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Sunday, June 04, 2006

Chad army, rebels fight at eastern border town

N'DJAMENA, June 4 (Reuters) - Chadian rebel and government forces clashed on the border with Sudan at the weekend as the rebels briefly occupied part of a frontier town to help two army officers and their men desert, a rebel leader said on Sunday.

Chad's government said Tine on the frontier with Sudan was attacked by "mercenaries in the pay of Khartoum", the term it uses to describe rebels opposed to President Idriss Deby who has ruled the landlocked central African oil producer since 1990.

It said government forces repulsed the attack.

In a separate development, Deby sacked his eldest son Brahim as his adviser after the 27-year-old was arrested in a Paris discotheque for possessing an illegal firearm and drugs. He was given a six-month suspended sentence by a French court.

The fighting at Tine was the first major clash reported between Deby's forces and the rebels since the insurgents attacked the capital N'Djamena on April 13, three weeks before polls which re-elected the president for a third term.

"Two officers from the government forces were trying to join us and asked for help. We sent fighters to get these people out," Yaya Dillo Djerou of the Chadian rebel group SCUD told Reuters, speaking by satellite telephone.

He said rebel fighters occupied the Chadian side of Tine, which straddles the border with the Sudan, Saturday night and then withdrew on Sunday after capturing equipment and destroying some vehicles. He gave no details of casualties.

A government statement released in N'Djamena said a rebel column of 67 vehicles attacked Tine on Saturday.

"The defence and security forces defeated the horde of mercenaries," it said, without offering details.

Deby, whose rule is bolstered by the presence of a French military force stationed in Chad, has accused neighbour Sudan of backing efforts to topple him by several Chadian rebel groups operating largely from the east. Khartoum denies this charge.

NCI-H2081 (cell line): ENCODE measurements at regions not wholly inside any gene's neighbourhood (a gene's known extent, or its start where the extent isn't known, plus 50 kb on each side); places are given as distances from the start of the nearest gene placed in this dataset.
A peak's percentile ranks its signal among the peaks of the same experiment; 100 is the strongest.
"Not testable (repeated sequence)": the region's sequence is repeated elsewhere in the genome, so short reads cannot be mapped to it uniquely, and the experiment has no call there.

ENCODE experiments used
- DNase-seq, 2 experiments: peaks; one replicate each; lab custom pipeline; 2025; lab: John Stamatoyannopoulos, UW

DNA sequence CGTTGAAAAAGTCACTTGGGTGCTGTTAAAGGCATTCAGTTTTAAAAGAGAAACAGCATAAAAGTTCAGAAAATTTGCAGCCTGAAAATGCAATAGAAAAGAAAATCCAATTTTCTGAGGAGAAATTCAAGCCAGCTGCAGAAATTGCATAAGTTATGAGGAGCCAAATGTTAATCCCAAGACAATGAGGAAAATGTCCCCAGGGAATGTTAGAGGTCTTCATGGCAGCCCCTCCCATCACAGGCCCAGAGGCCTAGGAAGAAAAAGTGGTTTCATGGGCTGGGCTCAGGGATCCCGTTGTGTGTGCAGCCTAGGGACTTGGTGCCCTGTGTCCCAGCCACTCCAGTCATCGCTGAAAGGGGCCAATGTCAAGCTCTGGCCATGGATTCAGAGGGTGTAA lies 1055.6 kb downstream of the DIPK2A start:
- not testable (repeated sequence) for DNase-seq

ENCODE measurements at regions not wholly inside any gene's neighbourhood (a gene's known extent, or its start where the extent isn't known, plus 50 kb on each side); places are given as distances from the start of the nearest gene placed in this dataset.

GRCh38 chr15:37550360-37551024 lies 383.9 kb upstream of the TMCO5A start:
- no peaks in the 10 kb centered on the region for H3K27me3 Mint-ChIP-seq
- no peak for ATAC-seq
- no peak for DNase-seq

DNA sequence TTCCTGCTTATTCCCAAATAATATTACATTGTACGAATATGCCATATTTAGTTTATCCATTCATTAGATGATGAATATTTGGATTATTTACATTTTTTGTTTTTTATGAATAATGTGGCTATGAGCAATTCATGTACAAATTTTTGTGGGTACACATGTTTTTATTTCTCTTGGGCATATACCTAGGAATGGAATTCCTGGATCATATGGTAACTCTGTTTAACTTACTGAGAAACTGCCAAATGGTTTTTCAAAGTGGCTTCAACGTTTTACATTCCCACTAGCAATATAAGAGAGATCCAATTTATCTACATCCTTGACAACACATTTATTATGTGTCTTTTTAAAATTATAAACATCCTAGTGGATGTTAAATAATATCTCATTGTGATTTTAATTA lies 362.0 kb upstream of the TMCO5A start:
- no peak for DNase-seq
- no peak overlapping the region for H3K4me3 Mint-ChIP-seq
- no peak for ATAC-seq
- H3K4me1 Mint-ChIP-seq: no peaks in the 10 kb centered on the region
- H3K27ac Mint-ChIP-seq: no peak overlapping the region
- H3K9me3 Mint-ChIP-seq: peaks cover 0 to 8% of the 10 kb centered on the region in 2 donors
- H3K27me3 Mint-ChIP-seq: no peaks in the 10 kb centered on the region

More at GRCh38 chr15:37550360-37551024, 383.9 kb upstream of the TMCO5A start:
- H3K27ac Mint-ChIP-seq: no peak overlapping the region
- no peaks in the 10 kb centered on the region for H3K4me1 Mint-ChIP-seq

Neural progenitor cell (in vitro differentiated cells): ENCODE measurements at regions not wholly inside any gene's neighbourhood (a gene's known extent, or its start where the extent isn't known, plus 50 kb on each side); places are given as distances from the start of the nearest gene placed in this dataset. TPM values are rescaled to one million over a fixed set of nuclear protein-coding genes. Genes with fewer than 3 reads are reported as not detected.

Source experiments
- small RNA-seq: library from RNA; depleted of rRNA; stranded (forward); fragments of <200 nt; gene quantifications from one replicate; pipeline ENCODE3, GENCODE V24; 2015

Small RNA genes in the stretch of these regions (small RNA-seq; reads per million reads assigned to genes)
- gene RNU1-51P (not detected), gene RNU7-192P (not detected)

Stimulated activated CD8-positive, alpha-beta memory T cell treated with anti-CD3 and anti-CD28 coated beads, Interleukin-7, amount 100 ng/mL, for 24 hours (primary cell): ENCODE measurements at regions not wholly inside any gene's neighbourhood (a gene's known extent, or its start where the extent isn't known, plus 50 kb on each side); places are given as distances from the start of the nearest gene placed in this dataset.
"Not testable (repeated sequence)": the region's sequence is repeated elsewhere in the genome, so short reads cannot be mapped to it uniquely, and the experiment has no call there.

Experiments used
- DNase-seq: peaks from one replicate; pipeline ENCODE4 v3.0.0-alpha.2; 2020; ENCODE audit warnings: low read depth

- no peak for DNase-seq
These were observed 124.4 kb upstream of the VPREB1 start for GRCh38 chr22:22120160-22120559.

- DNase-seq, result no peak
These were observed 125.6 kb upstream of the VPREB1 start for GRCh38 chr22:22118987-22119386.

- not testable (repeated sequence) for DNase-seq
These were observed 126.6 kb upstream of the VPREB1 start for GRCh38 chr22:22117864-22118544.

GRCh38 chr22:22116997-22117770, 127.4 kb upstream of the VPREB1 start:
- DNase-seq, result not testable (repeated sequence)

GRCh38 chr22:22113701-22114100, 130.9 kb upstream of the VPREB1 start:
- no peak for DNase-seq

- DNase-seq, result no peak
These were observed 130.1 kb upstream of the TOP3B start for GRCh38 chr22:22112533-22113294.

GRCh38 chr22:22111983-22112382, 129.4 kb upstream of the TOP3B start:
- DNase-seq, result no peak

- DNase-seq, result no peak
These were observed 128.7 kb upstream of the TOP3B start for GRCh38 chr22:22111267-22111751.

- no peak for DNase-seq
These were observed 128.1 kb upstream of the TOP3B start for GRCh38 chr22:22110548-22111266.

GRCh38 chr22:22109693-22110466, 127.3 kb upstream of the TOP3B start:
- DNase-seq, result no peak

The rebel groups including SCUD, which is made up mostly of army deserters, have announced a military alliance against Deby.


In its weekend statement, Chad's government said a prominent anti-Deby rebel leader, ex-army captain Mahamat Nour, whose FUC (United Front for Democratic Change) attacked N'Djamena in April, had died from a heart attack in Dubai on Friday.

But Nour gave an interview late on Saturday to France's RFI radio to deny the report of his death. He said his forces were ready to resume attacks against the government even during the current rainy season which makes many roads impassable.

"We're more or less everywhere, even a few kilometres (miles) from the capital," he said.

He said his group was willing to negotiate but accused Deby of rejecting calls for a national political dialogue. "So we're obliged to fight to make him leave by force," Nour said.

The arrest and conviction in Paris of Deby's eldest son was another personal blow to the Chadian president, who has seen his leadership weakened by a spate of army mutinies and desertions, including members of his own family and Zaghawa ethnic clan.

Two nephews, once also senior advisers, have abandoned him to join the rebel ranks and another nephew, the chief of Chad's armed forces, was killed in a clash with rebels this year.

A government statement read on national radio said the arrest and conviction of Brahim Deby was not the responsibility of Chad or his parents. "He's a grown up," it said. (Additional reporting by Opheera McDoom in Khartoum and Pascal Fletcher in Dakar)
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